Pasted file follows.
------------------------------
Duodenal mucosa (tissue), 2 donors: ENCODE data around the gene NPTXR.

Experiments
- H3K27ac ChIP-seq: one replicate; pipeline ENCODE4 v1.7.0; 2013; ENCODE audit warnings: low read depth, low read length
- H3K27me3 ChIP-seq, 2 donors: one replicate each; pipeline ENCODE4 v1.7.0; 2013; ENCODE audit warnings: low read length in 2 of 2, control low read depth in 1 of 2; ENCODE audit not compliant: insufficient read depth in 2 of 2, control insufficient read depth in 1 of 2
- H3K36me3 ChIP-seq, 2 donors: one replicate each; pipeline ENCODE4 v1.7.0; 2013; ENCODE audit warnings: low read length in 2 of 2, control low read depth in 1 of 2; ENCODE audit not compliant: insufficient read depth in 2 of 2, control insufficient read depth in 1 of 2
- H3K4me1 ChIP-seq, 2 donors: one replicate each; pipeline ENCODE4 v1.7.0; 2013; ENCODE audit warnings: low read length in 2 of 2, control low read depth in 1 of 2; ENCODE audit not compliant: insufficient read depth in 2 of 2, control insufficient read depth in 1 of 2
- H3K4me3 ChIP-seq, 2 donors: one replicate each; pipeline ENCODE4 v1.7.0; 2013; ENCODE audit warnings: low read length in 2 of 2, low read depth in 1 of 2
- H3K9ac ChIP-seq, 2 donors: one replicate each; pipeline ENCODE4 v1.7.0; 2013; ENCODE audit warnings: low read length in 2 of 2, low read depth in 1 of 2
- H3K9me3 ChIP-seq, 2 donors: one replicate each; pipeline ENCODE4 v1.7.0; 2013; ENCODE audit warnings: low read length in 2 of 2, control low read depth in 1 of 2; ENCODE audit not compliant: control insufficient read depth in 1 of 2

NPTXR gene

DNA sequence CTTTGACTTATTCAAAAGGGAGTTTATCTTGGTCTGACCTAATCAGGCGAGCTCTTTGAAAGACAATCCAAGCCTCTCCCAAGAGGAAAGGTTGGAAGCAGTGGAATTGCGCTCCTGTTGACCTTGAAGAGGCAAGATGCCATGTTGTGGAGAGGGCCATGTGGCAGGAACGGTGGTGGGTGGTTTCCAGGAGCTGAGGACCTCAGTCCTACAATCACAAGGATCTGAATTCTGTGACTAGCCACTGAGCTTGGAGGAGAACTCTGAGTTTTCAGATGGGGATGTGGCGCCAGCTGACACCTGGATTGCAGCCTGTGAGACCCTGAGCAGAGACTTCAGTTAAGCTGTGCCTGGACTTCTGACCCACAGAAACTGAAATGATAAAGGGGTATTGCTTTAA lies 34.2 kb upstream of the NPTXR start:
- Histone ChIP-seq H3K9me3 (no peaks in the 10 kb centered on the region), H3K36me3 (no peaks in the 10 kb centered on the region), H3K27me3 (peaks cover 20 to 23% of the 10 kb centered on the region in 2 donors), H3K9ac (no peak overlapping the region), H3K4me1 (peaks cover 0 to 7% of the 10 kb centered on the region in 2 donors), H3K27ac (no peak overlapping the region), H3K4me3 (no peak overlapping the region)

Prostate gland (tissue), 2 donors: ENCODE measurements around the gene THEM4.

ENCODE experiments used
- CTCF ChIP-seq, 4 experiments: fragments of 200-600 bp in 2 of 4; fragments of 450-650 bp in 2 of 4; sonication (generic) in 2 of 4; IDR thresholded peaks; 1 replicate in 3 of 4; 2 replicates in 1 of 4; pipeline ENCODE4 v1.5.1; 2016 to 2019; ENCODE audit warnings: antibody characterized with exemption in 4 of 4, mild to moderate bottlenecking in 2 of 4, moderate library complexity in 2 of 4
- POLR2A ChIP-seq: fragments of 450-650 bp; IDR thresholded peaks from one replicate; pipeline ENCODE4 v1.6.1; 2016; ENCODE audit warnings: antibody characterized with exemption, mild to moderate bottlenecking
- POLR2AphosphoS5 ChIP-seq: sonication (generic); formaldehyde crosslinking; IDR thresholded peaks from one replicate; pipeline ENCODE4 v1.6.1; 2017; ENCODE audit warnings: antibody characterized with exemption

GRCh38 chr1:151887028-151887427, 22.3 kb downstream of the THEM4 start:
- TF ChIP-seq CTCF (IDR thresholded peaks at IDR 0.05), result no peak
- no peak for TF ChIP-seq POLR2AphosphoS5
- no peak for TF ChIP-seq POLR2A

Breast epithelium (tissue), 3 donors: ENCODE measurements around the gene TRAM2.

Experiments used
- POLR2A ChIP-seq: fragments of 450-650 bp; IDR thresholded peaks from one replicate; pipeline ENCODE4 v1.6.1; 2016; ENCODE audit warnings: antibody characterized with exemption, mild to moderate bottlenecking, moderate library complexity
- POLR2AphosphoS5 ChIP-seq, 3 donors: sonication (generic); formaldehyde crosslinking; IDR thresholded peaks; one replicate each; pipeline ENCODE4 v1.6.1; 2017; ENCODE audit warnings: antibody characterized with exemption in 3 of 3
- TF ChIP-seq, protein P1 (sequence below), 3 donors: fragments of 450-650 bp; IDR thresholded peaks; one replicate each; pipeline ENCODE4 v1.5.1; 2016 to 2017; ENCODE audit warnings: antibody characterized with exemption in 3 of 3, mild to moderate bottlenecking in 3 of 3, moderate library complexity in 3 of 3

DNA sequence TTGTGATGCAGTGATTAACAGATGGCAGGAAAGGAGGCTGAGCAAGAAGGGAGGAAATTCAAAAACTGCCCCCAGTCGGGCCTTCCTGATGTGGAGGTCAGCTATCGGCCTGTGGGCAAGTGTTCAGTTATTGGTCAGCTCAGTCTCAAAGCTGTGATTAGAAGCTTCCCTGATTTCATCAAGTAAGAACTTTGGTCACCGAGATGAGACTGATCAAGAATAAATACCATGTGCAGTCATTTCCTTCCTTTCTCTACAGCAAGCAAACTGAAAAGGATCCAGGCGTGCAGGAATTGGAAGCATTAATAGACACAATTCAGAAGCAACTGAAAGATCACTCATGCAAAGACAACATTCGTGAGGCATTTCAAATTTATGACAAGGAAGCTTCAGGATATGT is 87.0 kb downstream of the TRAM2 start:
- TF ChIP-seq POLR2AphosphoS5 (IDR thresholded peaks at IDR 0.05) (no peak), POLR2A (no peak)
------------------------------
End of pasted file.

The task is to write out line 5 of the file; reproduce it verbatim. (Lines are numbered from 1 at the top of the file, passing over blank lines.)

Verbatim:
- H3K36me3 ChIP-seq, 2 donors: one replicate each; pipeline ENCODE4 v1.7.0; 2013; ENCODE audit warnings: low read length in 2 of 2, control low read depth in 1 of 2; ENCODE audit not compliant: insufficient read depth in 2 of 2, control insufficient read depth in 1 of 2